# 1.9: Band Theory in Solids

- Page ID
- 221677

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The LCAO method for cyclic systems provides a convenient starting point for the development of the electronic structure of solids.

At very large N, as the circumference of the circle approaches ∞, the cyclic problem converges to a linear one,

Qualitatively, from a MO energy level perspective,

More quantitatively, in moving from cyclic to linear systems, instead of describing orbital (atom) positions angularly, the position of an atom is described by m**a**, where m is the number of the atom in the array and **a** is the distance between atoms. Thus, the θ of the N-cyclic derivation becomes m**a**,

A few words about \(k\). It is:

- a measure of the number of nodes
- an index of wavefunction and accordingly symmetry of wavefunction
- a “quantum number” for a given ψ
_{k} - a measure of length, related to wavelength λ
^{–1} - from DeBroglie’s relation, λ = (h/p) , therefore k is also a wave vector that measures momentum

Returning to the foregoing discussion, note that k parametrically depends on **a**. Since a is **a** lattice parameter of the unit cell, there are as many k’s as there are unit cells in the crystal. In the linear case, the unit cell is the distance between adjacent atoms: there are n atoms ∴ n unit cells or in other terms – there are as many k’s as atoms in the 1-D chain.

Let’s determine the energy values of limits, k = 0 and k = (π/**a**) :

The energies for these band structures at the limits of k are:

\[ E_{0} = \alpha + 2\beta \cos(0)a = \alpha + 2\beta \]

\[ E_{ \dfrac{ \pi }{a}} = \alpha + 2\beta \cos( \dfrac{ \pi }{a} )a = \alpha - 2\beta \]

Note that k is quantized; so there are a finite number of values between α+2β and α–2β but for a very large number (~10^{23} atoms) between the limits of k. Thus, the energy is a continuous and smoothly varying function between these limits.

The range - π/**a** ≤ k ≤ π/**a **or |k| ≤ π/**a ** is unique because the function repeats itself a a a outside these limits. This unique range of k values is called the Brillouin zone. The first Brillouin zone is plotted above from 0 to π/**a **(symmetric reflection from − π/**a ** to 0).

With a given number of e^{–} s in the solid, the levels will be filled to a certain energy called the Fermi level, which corresponds to a certain value of k (= k_{F}). In the k above example, there are more electrons than there are orbitals, so k_{F} > k/2**a**. If each atomic orbital contributed 1e^{–} to the system, then E_{F} would occur for k_{F} = π/2**a**.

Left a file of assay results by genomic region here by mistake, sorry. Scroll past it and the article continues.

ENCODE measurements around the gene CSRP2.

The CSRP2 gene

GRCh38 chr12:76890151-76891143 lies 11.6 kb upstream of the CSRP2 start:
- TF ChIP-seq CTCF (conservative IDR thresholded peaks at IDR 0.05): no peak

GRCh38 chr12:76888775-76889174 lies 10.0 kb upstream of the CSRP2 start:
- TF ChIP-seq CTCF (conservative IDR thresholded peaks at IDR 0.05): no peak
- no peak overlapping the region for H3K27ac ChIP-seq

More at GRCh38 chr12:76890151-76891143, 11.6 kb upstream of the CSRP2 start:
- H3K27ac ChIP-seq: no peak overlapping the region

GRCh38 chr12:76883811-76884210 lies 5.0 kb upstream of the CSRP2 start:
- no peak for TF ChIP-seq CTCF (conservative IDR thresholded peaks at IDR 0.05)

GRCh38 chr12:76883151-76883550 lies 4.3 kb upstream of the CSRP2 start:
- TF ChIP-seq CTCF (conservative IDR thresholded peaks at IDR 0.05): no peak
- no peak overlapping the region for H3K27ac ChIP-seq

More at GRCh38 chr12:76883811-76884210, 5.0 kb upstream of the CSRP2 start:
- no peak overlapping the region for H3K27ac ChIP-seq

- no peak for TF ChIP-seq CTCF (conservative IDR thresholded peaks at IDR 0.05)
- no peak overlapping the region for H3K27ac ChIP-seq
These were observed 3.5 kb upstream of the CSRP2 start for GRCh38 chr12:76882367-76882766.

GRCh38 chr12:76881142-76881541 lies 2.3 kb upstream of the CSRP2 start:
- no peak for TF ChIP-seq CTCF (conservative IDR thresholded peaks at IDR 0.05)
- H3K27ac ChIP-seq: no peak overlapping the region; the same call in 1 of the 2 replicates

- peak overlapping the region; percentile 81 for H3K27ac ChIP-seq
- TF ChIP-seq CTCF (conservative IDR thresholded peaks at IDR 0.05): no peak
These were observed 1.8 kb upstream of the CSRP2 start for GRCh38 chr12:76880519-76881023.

The symmetry of the individual atomic orbitals determines much about band structure. Consider p-orbitals overlapping in a linear array (vs the 1s orbitals of the above treatment). Analyzing limiting forms:

The energy band is opposite of that for the sσ orbital LCAO because the (+) LCAO for a pσ orbital is antibonding.

Thus, molecules are easily related to solids via Hückel theory. Not surprisingly, there is a language of chemistry describing the electronic structure of molecules that is related to the language of physics describing the electronic structure of solids. Below are some of the terms that chemists and physicists use to describe similar phenomena in molecules and solids:

## Band Width or Dispersion

What determines the width or dispersion of a band? As for the HOMO-LUMO gap in a molecule, the overlap of neighboring orbitals determines the energy dispersion of a band – the greater the overlap, the greater the dispersion. Note how the band dispersion of a linear chain of H atoms varies as the 1s orbitals of the H atoms are spaced 1, 2, 3 Å apart (E of an isolated H atom is –13.6 eV):

## Density of States

or in other words, it is the area under the curve to kF. Another useful quantity is the number of orbitals between E(k) + dE(k), called the** density of states** (DOS). For a 1-D system,

A plot of the above equations is,

In the above DOS diagram, no energy gap separates the filled and empty bands, i.e. there is a continuous density of states – this property is characteristic of a metal. If an energy gap between filled and empty orbitals is present and it can be thermally surmounted, then it is **semiconductor**; an energy gap that cannot be surmounted is an **insulator**.

## A 1-D Example

Arguably the best known 1-D system in inorganic chemistry is K_{2}Pt(CN)_{4} and its partially oxidized compound (e.g. K_{2}Pt(CN)_{4}Br_{0.3}).

Normal platinocyanide, K_{2}Pt(CN)_{4}:

Partially oxidized platinocyanide, K_{2}Pt(CN)_{4}Br_{0.3}•3H_{2}O:

Note: d(Pt-Pt) = 2.78 Å in Pt metal

To explain these disparate properties of the 1-D compounds, consider the molecular subunit Pt(CN)_{4}^{2-}:

The dispersion of the bands is due to the different overlaps of the dσ, dπ and dδ orbitals.

Band structure (or first Brillouin zones) derived from the frontier MO’s is:

For partially oxidized system, the σ bond derived from dz^{2} should be partially filled and thus metallic, but it is not, partially oxidized K_{2}Pt(CN)_{4}Br_{x} is a semiconductor. To explain this anomaly, consider how the band structure is perturbed upon partial oxidation:

Isolating on the d_{z2} band in K_{2}Pt(CN)_{4}, the Pt atoms are evenly spaced with lattice dimension **a** (I). Upon oxidation, the Pt chain can distort to give a lattice dimension 2**a** (II). In the case of the K_{2}Pt(CN)_{4}Br_{0.3}•3H_{2}O the distortion is a rotation of Pt subunits and formation of dimers within chain, thus the unit cell dimension is pinned to every other Pt atom.